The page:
MANHATTAN –The Kansas State University Department of Agronomy will host the 8th annual "Willie and the Beanstalk" contest in spring 2015. Registration is now open here.
The contest, open to kindergarten through 12th grade, 4-H and/or FFA teams, provides an opportunity to see who can grow the largest soybean plant in the state of Kansas.
There will be two divisions for the contest: Kindergarten-8th grade, and a 9th-12th grade. By participating in the contest, students will learn first-hand how several parameters, including temperature, soil, and potential disease, influence plant growth.
"It's a great contest to help students understand all aspects that go into growing a plant," said Dr. Nathan Nelson, associate professor of agronomy at K-State, and contest organizer.
Dr. Nelson also emphasized the real-world production scenarios that this contest provides students.
"It puts some production goals behind growing plants, which is essential in agronomy and food production," he said. "We've been able to give students a little flavor of that, and they've been able to get excited and engaged in the contest."
Last year, the contest reached its highest completion rate since its launch, with over 400 students finishing.
"In 2014, Kansas farmers harvested nearly 148 million bushels of soybeans from 4 million acres. At $9.66 per bushel, the average Kansas price so far this marketing year, that's $1.4 billion," said Jerry Jeschke, Robinson, Kan., chairman of Kansas Soybean Commission. "The year before, soybeans represented about 20 percent of Kansas' total principal-crop value."
"The Kansas Soybean Commission sponsors the Willie and the Beanstalk contest because it teaches students about the science that goes into food and feed production. By focusing on the soybean life cycle and what makes for a healthy soybean plant, they explore the importance of soil fertility, genetics, light and water. Plus, they experience some of the challenges farmers face," Jeschke said.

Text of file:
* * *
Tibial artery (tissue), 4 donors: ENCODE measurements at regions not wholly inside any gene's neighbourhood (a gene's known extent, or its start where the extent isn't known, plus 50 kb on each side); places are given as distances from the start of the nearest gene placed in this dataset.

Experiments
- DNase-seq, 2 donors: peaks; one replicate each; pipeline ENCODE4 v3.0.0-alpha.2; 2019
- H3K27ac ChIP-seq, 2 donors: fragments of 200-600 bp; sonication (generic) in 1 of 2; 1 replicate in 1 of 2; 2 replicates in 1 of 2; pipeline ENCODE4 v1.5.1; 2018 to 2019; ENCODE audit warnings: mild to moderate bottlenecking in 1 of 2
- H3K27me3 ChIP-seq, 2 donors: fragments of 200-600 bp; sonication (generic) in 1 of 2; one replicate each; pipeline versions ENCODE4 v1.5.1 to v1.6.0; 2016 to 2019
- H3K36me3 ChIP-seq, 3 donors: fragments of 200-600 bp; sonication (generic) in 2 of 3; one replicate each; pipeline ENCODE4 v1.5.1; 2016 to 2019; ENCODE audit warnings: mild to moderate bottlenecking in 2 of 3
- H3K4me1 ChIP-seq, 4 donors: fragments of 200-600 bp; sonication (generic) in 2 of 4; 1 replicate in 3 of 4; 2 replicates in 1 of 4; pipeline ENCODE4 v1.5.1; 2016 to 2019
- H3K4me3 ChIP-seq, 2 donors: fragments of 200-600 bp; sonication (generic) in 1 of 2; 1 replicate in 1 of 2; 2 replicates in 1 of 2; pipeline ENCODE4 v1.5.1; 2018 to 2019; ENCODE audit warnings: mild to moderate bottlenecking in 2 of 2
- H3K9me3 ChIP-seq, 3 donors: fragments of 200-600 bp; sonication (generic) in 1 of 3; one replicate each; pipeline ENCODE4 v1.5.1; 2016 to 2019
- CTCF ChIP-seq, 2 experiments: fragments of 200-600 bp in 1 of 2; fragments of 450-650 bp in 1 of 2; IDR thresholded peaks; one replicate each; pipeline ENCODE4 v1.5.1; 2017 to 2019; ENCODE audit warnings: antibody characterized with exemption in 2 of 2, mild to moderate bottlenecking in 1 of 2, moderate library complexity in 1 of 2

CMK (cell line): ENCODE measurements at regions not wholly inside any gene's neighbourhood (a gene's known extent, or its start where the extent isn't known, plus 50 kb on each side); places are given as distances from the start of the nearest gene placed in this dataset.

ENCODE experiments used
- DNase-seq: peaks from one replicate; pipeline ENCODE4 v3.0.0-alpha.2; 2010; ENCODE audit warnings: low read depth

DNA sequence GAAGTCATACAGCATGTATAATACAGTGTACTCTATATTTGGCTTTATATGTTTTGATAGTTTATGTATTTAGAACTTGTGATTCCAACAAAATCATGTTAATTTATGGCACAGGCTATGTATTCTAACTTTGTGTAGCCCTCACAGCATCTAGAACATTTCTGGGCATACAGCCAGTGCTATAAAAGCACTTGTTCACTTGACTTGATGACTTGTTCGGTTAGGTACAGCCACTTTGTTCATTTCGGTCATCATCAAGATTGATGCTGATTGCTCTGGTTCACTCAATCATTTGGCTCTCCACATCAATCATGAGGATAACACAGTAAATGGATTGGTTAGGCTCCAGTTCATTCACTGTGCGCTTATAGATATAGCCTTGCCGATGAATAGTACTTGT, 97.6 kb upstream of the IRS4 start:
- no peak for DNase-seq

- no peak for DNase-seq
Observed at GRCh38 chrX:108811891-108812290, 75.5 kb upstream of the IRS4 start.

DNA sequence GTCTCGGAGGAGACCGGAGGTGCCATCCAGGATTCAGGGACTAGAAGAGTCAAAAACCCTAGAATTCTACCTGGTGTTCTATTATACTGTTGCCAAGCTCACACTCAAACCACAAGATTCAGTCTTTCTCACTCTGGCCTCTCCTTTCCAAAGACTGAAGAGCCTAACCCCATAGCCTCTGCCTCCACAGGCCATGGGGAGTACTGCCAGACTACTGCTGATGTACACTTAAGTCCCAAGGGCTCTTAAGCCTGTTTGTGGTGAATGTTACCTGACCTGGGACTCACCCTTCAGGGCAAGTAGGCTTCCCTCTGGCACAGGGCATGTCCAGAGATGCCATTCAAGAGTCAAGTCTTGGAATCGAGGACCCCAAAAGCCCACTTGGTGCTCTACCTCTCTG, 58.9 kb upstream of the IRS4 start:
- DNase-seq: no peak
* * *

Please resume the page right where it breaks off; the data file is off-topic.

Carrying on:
"Being a part of the Willie and the Beanstalk contest is a perfect fit for KFAC," said Cathy Musick, executive director Kansas Foundation for Agriculture in the Classroom. "We love knowing teachers and students are learning the importance of agronomic factors in the growth of a healthy soybean plant and applying math and science to the process."
The contest will culminate at the K-State Open House on Saturday, April 11. The soybean plants will be evaluated on cultural practices documentation, plant height, plant mass, leaf area and leaf greenness. All students who participate in the final judging will receive a t-shirt.
Deadline for submission is March 2. For complete contest rules, registration and educational resources, visit the K-State agronomy website or contact email@example.com.